# Thread: Finding Area by Integration Problem.

1. ## Finding Area by Integration Problem.

Determine the area bound by y=-x^2 + x + 1 and y = |x|?

Firstly i let y=x and y=-x and sub it in y=-x^2 + x + 1 to find the possible intersection points.

For the substitution of y=x to the curve equation, there are 2 answers for x, one is negative while the other is positive. I choose the positive solution while neglecting the negative solution.

For the substitution of y=-x to the curve equation, there are also 2 answers for x, one is negative while the other is positive. I choose the negative solution while neglecting the positive solution.

So for integration to determine the areas, i split into 2 parts. one part is the integration of the negative solution to 0 using y=-x^2 + x + 1 minus y=-x.

The other part is the integration from 0 to the positive solution using y=-x^2 + x + 1 minus y=x.

Finally, adding the 2 integrals give me the answer. May i know is this approach correct? Thanks.

2. Originally Posted by toffeefan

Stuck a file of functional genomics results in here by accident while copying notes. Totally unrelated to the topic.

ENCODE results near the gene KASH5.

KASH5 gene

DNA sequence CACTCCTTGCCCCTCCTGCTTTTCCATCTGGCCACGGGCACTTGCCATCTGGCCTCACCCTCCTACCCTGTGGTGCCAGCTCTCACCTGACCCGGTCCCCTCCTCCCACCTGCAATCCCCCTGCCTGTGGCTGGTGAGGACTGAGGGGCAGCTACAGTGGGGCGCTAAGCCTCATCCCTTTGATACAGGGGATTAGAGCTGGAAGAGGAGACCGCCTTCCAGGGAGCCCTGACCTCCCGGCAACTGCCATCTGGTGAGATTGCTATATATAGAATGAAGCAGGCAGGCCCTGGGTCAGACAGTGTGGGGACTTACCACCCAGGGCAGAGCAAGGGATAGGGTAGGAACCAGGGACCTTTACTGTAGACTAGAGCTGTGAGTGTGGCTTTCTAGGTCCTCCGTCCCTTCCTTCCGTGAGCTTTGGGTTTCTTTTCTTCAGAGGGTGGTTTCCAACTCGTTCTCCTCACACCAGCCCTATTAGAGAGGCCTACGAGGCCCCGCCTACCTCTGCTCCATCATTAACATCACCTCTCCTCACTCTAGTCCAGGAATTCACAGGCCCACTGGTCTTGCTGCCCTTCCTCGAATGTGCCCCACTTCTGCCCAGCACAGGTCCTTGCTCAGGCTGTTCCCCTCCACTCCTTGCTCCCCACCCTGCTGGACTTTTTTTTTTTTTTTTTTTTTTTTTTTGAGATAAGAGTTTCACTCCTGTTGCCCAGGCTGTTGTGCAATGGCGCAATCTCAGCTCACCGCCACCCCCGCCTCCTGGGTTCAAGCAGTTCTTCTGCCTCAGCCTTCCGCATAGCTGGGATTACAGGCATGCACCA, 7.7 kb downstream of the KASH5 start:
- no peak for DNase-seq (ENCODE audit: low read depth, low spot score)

Determine the area bound by y=-x^2 + x + 1 and y = |x|?

Firstly i let y=x and y=-x and sub it in y=-x^2 + x + 1 to find the possible intersection points.

For the substitution of y=x to the curve equation, there are 2 answers for x, one is negative while the other is positive. I choose the positive solution while neglecting the negative solution.

For the substitution of y=-x to the curve equation, there are also 2 answers for x, one is negative while the other is positive. I choose the negative solution while neglecting the positive solution.

So for integration to determine the areas, i split into 2 parts. one part is the integration of the negative solution to 0 using y=-x^2 + x + 1 minus y=-x.

The other part is the integration from 0 to the positive solution using y=-x^2 + x + 1 minus y=x.

Finally, adding the 2 integrals give me the answer. May i know is this approach correct? Thanks.
It always helps to draw a picture.

Anyway, I agree that you will need to split the problem into two parts, one for everything to the left of the $y$ axis, and one for everything to the right of the $y$ axis.

You also need to notice that in the region bounded by the two functions, $-x^2 + x + 1 \geq |x|$.

Left hand intersection:

$|x| = -x$ when $x < 0$.

So $-x^2 + x + 1 = -x$

$0 = x^2 - 2x - 1$

$0 = x^2 - 2x + (-1)^2 - (-1)^2 - 1$

$0 = (x - 1)^2 - 2$

$2 = (x - 1)^2$

$\pm \sqrt{2} = x - 1$

$1 \pm \sqrt{2} = x$.

It should be clear that this particular intersection is at $x = 1 - \sqrt{2}$.

Right hand intersection:

$|x| = x$ when $x > 0$.

So $-x^2 + x + 1 = x$

$x^2 = 1$

$x = \pm 1$.

It should be clear that this particular intersection is at $x = 1$.

$\int_{1 - \sqrt{2}}^0 {\left(-x^2 + x + 1\right) - \left(-x\right)\,dx} + \int_0^1 {\left(-x^2 + x + 1\right) - \left(x\right) \,dx}$.